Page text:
Object Lives and Global Histories in Northern North America explores how close, collaborative looking can discern the traces of contact, exchange, and movement of objects and give them a life and political power in complex cross-cultural histories. Red River coats, prints of colonial places and peoples, Indigenous-made dolls, and an Englishwoman's collection provide case studies of art and material culture that correct and give nuance to global and imperial histories. The result of a collaborative research process involving Indigenous and non-Indigenous contributors, this book looks closely at the circumstances of making, use, and circulation of these objects: things that supported and defined both Indigenous resistance and colonial and imperial purposes. Contributors re-envision the histories of northern North America by focusing on the lives of things flowing to and from this vast region between the eighteenth and the twentieth centuries, showing how material culture is a critical link that tied this diverse landscape to the wider world. An original perspective on the history of northern North American peoples grounded in things, Object Lives and Global Histories in Northern North America provides a key analytical and methodological lens that exposes the complexity of cultural encounters and connections between local and global communities.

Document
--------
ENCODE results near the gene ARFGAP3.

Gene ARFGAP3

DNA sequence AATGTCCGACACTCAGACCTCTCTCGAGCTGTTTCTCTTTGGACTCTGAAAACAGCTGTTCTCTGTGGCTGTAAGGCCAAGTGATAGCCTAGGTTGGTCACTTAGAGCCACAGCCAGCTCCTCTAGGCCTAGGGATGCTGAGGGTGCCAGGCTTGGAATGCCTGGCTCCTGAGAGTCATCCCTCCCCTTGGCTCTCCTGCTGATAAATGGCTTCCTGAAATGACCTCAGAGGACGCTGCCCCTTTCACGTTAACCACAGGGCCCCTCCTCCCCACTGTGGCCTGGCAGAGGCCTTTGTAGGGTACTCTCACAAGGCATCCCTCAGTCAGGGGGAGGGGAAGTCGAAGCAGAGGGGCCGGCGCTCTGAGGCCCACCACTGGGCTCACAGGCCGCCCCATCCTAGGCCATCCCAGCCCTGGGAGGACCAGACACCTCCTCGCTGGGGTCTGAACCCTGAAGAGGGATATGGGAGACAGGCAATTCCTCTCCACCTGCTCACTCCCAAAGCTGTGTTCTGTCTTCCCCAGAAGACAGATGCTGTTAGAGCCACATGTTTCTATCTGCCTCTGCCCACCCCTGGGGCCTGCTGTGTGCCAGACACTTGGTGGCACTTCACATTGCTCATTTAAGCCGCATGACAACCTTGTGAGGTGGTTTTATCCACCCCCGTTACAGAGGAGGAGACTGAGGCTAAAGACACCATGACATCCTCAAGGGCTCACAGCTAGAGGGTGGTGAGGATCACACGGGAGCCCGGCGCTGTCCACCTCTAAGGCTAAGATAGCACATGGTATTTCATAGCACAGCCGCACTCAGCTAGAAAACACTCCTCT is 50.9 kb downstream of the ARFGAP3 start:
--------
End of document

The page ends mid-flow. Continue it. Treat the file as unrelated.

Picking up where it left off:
"Object Lives and Global Histories in Northern North America demonstrates how objects can be related to such diverse themes as status, masculinity, imperial and diplomatic relations, craftsmanship, perseverance of Indigenous traditions, cultural hybridity, personal relationships and gift-giving, consumerism, ways of knowing, and health and healing. It is a sustained application of material culture theory to a diverse range of Indigenous material culture that keeps the objects front and centre." Michelle Hamilton, University of Western Ontario